• Rafah

  • Thursday, June 6, 2024 at 7:45 AM
    Last Update : Sunday, June 9, 2024 at 11:58 AM

Israel’s Closure of Rafah Crossing Costs Palestinian Child his Leg

(AWP) - After he was critically injured in an Israeli airstrike on Gaza few weeks ago, Palestinian child Karim Abu Seido required urgent surgery to save his leg. However, the collapsed healthcare system and inadequate facilities in the Strip meant that doctors were left with no other choice but to have it amputated.

At one point he was on the verge of leaving the Gaza Strip for treatment abroad, but Israeli forces stormed the Rafah Crossing, preventing anyone from leaving or entering Gaza.

Recounting his bitter ordeal, Seido said, “I am Karim Hisham Mahmoud Abu Seido, a resident of Khan Yunis, al-Amal neighbourhood. I was injured at the door of our house along with my father, my mother, my sister, my grandmother, and my grandfather. We were transported from there by the Red Crescent to the hospital, where a decision to amputate my leg was made. However, after a successful surgical operation, I was transferred to the American Hospital where my leg became infected after surgery. I was then transferred to the Indonesian Hospital for a patch operation and then transferred to the European Hospital, but the condition of my leg deteriorated, and ulcers began to appear.”

He added from his bed at the European Hospital, “At that point, my name was on a list set to travel abroad for further treatment, but when everything was ready, the Israelis stormed the crossing. My leg was still there, but because the crossing was closed, my leg was amputated.”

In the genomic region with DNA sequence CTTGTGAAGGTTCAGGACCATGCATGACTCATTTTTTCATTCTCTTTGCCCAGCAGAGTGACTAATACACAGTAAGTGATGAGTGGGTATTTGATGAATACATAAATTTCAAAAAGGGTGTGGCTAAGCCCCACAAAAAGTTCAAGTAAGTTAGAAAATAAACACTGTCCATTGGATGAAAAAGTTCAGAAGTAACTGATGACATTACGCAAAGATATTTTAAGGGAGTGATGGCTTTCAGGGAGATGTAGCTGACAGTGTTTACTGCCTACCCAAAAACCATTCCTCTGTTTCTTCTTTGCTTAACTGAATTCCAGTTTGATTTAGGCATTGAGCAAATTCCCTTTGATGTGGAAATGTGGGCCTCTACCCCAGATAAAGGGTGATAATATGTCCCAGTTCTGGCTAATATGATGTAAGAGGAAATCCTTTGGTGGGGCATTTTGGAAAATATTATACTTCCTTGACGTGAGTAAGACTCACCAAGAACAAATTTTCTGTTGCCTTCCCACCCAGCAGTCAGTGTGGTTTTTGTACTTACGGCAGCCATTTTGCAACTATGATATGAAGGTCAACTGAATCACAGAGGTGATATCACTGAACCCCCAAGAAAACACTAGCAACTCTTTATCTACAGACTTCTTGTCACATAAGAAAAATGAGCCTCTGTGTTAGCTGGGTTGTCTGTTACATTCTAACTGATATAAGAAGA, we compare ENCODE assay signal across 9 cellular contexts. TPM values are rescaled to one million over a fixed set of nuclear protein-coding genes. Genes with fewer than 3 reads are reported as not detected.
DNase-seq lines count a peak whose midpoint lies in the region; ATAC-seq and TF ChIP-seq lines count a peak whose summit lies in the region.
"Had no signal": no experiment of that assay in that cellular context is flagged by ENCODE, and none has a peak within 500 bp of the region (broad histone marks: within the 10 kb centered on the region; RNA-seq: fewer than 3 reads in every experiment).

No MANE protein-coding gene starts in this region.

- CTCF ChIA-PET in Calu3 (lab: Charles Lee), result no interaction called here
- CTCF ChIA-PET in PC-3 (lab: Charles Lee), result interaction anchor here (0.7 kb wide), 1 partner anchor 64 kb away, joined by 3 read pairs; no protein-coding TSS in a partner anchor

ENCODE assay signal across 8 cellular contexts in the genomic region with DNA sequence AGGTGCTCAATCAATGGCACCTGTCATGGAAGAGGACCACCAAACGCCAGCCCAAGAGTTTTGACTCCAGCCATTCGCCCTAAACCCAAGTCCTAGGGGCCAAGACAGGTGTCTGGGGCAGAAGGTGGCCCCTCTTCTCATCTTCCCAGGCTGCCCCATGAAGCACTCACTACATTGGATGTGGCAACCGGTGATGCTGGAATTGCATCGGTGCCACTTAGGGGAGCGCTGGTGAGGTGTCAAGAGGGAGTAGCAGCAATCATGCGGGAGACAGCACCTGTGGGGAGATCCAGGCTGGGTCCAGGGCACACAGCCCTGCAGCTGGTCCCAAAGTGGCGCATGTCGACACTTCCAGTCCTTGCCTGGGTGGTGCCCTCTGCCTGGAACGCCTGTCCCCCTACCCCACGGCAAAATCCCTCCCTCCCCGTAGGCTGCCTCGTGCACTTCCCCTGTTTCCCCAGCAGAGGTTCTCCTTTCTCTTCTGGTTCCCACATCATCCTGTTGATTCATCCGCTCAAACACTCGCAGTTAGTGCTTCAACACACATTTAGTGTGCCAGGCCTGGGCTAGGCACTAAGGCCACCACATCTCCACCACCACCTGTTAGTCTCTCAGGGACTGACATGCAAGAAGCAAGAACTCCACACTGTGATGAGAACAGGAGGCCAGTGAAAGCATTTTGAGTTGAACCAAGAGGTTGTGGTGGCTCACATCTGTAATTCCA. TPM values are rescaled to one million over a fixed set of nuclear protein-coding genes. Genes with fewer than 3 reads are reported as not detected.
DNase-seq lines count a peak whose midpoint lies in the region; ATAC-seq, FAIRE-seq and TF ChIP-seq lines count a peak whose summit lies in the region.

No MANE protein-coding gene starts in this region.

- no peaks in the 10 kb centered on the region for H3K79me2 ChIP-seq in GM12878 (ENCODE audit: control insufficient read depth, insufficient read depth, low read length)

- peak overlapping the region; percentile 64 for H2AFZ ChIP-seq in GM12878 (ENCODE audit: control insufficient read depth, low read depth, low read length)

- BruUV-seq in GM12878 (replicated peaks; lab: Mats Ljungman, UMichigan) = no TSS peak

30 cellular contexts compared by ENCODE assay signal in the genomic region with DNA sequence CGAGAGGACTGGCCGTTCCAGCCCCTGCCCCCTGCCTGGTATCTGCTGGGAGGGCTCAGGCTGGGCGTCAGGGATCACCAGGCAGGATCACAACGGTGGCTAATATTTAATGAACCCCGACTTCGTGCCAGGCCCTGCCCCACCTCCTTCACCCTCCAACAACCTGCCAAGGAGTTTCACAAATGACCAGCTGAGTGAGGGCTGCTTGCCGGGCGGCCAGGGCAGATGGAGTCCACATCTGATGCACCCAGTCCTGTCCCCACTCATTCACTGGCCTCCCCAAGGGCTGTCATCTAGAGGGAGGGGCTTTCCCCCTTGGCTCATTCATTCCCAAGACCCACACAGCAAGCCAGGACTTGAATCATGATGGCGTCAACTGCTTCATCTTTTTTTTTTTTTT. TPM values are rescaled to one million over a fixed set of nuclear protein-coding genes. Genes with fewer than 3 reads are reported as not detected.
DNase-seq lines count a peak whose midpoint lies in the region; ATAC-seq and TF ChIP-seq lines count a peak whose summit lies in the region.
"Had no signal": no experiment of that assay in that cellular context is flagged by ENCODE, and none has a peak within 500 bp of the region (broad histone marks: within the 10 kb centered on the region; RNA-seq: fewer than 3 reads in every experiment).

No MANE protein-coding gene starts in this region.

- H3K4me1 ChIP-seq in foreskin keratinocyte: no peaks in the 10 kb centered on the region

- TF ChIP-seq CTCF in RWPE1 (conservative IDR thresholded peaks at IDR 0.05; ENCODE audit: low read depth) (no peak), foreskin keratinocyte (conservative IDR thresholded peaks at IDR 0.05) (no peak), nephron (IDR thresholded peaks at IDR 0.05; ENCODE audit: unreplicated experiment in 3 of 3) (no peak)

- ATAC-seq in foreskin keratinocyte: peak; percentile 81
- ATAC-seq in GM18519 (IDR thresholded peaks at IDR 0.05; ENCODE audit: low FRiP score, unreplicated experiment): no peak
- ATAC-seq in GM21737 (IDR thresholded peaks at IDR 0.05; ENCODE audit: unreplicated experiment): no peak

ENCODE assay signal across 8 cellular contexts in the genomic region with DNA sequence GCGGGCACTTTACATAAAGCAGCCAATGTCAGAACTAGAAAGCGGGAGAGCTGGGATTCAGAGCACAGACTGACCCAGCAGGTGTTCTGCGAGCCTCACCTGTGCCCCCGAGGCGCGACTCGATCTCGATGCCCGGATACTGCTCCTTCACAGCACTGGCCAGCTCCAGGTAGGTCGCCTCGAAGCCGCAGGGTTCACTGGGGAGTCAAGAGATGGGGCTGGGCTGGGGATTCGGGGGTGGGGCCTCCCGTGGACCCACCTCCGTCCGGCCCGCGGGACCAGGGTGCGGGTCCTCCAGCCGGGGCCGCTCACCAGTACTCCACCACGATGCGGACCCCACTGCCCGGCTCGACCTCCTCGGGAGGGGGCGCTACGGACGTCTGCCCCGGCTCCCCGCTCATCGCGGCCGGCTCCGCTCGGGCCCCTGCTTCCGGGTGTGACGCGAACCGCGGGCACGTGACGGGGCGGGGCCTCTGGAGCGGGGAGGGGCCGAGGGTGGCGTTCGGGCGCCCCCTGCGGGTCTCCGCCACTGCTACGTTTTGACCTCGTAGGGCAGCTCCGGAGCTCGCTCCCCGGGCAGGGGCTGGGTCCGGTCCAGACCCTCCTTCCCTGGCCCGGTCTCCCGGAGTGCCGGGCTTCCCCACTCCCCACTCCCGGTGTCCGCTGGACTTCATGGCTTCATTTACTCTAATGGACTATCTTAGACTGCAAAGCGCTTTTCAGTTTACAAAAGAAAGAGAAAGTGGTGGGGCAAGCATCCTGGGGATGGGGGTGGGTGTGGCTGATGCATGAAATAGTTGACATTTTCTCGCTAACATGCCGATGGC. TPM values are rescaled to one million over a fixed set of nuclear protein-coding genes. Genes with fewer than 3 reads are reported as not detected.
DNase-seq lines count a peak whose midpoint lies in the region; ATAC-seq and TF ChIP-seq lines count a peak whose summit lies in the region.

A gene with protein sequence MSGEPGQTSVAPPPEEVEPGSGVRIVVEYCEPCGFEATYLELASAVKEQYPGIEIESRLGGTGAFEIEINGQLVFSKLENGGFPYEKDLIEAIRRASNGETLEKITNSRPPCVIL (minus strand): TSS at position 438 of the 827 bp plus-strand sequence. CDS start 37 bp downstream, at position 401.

The doctor treating Seido, Safaa Saqr, is convinced that his leg could have been saved had he been allowed to leave for treatment in an equipped and specialised hospital outside Gaza as planned.

She said, “His mother refused to have his leg amputated because she was certain that he would have the opportunity to travel for treatment outside the Gaza Strip. All arrangements were made, and an association undertook to cover travel and treatment expenses.”

“But on the night his name was listed to travel, the Israelis entered the crossing, and he was returned to the hospital [in Gaza],” she added.

His doctors were then forced to resort to the final and most difficult option, which was to amputate Karim's foot after his injury further deteriorated due to infection.

Nonetheless, the courageous young boy is still adamant that he can live normally and fulfil his dream of becoming a doctor.

He stressed, “I wanted to be a doctor, and now I want to be able to continue my treatment outside the Gaza Strip and get a prosthetic limb so that I can return and achieve my dream.”